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Little-Known story of Harambee Stars legend who was among Kenya’s most wanted gangsters

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Daniel Nicodemus was one of a kind. Many names knew him: David Odhiambo, son of Nicodemus, alias Daniel Odhiambo son of N. Owiti, alias Daniel Odhiambo son of Nicodemus, alias Daniel Nicodemus. Generally, Daniel Odhiambo preferred to be called by his father’s name, Nicodemus Arudhi, while leading a double life: a footballer by day and a criminal by night.

Arudhi made a name for himself as one of the most prolific Harambee Stars players in the 70s. He represented Harambee Stars in three matches against Togo, Mali and Cameroon in the 1972 Africa Cup of Nations.

Although he was a talented player, Arudhi was also one of the most wanted criminals in the country. He used to rob people at night, becoming one of Kenya’s most wanted men in the 90s. The former Gor player was jailed several times, having been charged with murder once.

His colleagues knew about his other life even though they never brought it up when football only paid allowances. Despite this, Odhiambo was said to possess large amounts of money and lived a lavish lifestyle, wearing expensive leather jackets and designer shirts and travelling comfortably in taxis while his colleagues were using buses, among other extravagant lifestyles.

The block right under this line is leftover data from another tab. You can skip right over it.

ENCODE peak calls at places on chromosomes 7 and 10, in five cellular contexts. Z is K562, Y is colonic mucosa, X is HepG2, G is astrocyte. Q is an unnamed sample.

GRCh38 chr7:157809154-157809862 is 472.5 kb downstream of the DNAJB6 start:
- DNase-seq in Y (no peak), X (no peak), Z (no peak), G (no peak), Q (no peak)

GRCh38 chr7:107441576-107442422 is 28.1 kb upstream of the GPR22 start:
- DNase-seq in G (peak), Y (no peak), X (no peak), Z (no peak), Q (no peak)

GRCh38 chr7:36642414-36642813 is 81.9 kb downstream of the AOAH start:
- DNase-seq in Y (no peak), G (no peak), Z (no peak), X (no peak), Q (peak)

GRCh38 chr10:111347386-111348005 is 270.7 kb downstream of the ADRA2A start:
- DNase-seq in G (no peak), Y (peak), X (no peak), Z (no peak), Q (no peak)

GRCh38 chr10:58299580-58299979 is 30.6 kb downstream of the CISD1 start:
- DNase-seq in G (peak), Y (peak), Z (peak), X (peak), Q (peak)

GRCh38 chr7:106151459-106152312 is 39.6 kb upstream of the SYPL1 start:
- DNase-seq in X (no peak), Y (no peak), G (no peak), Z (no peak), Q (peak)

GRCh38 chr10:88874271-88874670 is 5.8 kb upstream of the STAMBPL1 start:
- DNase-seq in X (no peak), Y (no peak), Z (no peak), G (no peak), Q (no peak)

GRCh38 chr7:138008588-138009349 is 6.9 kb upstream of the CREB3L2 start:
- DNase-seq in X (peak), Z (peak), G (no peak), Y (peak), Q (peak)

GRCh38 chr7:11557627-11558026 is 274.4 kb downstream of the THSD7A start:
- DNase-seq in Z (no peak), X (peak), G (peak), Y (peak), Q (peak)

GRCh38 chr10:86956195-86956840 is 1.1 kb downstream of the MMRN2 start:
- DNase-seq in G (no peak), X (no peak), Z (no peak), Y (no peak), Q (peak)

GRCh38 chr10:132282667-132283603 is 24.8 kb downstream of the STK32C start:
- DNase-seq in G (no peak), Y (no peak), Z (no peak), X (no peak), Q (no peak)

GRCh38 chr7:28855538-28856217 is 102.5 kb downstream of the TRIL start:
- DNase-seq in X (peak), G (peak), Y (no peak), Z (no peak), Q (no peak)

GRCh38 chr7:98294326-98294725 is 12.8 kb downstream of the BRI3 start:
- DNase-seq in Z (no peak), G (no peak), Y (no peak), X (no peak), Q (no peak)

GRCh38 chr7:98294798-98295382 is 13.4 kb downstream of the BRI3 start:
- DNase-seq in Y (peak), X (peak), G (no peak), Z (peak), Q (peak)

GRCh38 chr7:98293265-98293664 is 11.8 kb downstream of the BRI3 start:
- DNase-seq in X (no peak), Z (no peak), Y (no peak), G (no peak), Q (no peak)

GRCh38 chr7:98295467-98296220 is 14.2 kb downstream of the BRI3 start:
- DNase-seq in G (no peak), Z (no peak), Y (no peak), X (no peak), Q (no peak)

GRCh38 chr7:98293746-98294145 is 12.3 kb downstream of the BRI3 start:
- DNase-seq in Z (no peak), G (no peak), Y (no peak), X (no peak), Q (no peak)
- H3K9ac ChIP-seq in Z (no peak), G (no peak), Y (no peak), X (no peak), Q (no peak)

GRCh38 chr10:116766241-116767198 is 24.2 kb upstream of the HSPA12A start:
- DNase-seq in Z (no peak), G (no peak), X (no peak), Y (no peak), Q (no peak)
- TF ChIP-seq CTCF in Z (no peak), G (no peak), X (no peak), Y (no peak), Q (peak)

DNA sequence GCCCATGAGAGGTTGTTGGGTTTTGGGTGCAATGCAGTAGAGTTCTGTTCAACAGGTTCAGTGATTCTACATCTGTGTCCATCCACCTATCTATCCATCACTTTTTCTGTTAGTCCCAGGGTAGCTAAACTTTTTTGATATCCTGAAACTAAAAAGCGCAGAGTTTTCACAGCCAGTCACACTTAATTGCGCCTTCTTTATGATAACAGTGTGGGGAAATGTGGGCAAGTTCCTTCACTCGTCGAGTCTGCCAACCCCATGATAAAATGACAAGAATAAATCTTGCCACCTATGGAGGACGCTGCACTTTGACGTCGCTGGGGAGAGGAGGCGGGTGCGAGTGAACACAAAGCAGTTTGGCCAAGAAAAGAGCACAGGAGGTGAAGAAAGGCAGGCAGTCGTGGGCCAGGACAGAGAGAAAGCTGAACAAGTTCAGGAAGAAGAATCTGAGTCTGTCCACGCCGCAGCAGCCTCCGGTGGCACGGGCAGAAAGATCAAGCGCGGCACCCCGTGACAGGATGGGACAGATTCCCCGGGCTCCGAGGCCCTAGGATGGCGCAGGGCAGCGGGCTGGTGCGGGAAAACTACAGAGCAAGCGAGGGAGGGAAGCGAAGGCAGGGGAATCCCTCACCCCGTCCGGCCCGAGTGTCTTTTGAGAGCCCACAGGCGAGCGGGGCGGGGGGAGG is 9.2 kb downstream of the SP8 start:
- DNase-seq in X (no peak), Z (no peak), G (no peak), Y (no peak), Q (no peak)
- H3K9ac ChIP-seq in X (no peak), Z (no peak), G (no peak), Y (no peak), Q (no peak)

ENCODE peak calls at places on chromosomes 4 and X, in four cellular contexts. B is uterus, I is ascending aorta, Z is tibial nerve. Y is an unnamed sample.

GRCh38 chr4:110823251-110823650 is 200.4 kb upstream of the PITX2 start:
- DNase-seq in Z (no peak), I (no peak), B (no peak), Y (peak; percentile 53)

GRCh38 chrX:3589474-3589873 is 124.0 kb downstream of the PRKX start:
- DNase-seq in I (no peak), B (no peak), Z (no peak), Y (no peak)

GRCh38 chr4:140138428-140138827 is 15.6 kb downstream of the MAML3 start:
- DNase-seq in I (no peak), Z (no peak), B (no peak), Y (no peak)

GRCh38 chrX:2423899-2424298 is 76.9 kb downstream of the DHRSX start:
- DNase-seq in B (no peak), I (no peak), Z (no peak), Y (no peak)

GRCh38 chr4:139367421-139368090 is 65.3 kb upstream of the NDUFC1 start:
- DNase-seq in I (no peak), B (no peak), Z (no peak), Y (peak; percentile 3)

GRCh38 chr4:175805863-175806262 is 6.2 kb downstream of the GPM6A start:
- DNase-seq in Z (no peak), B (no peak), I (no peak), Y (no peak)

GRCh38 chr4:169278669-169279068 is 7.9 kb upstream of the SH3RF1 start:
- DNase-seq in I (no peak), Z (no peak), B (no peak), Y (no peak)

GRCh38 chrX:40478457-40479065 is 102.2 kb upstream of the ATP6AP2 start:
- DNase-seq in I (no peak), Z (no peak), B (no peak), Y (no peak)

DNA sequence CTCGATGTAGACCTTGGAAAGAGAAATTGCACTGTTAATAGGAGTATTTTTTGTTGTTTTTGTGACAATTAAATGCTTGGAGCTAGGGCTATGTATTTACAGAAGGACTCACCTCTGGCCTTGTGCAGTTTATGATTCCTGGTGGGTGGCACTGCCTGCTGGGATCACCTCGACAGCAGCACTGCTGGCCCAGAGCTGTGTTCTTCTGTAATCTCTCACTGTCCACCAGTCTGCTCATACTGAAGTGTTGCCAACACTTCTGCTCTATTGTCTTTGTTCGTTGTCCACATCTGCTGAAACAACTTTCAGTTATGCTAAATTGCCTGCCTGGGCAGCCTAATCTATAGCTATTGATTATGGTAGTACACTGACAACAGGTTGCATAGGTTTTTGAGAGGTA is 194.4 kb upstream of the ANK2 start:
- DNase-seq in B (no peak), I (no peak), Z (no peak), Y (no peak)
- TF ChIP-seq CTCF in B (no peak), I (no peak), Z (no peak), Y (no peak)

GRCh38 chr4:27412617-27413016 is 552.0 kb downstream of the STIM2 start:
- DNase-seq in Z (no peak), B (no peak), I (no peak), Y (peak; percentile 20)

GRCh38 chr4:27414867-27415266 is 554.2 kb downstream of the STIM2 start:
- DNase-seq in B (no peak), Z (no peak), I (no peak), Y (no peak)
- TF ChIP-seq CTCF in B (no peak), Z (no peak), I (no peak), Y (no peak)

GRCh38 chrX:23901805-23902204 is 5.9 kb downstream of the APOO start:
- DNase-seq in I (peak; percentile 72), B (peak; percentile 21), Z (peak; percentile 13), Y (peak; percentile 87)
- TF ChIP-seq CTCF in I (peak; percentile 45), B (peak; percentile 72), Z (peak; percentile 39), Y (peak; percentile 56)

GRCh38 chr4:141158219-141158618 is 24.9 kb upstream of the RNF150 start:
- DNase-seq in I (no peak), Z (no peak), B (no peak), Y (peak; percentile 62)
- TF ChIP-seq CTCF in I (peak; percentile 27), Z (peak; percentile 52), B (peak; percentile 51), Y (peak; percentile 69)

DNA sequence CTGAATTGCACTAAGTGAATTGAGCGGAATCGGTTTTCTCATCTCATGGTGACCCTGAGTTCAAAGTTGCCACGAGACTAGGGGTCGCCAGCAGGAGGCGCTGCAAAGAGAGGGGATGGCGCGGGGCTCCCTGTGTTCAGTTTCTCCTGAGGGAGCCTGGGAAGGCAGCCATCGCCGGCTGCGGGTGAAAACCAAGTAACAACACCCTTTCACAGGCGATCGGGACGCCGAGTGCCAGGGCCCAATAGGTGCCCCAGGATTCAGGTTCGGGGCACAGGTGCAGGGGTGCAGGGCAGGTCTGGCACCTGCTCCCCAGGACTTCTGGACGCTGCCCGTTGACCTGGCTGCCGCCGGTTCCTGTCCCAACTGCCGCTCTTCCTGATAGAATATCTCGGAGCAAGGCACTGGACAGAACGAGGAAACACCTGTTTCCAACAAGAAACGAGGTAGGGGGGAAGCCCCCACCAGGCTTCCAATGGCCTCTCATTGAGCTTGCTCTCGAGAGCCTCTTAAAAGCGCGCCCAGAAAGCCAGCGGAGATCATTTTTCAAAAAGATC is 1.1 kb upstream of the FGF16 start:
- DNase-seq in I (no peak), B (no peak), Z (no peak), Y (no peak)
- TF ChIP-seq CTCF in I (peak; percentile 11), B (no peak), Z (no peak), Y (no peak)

His colleagues questioned his lavish lifestyle, and further alleged that he was a loner who usually carried a pistol with him.

Nicodemus was my friend,” Arudhi’s friend and teammate Allan Thigo later said in an interview. “He was gentle, generous and very hard-working. He was crazy about training. But he had a secret: the guy was a gangster!”

As one of the greatest footballers in the history of Kenyan football, he was a crucial member of the Harambee Stars. Reports stated that in 1965, he was temporarily released from prison to play for the national team.

He was escorted to the pitch with a heavy contingent of prison officers as he was known to be slippery, with his fast pace posing a threat, especially in a crowded place.

Even though he spent most of his time behind bars, records show that the footballer never missed training sessions unless he was in prison.

Sometimes, he was forced to jump over the stadium fence during practice to avoid the police.

It was thus only a matter of time before Nicodemus made his rendezvous with death. On the night of June 22, 1981, his bullet-riddled body was dumped on a slab at the City Mortuary.

According to an official report by the police, Odhiambo, on June 21, 1981, had offered to surrender and lead the officers to the location where he hid his guns. The police reportedly gunned him down after he tried to escape.

Siaya Governor James Orengo, an MP back then, took Arudhi’s case and pursued it until the family was awarded Sh250,000.

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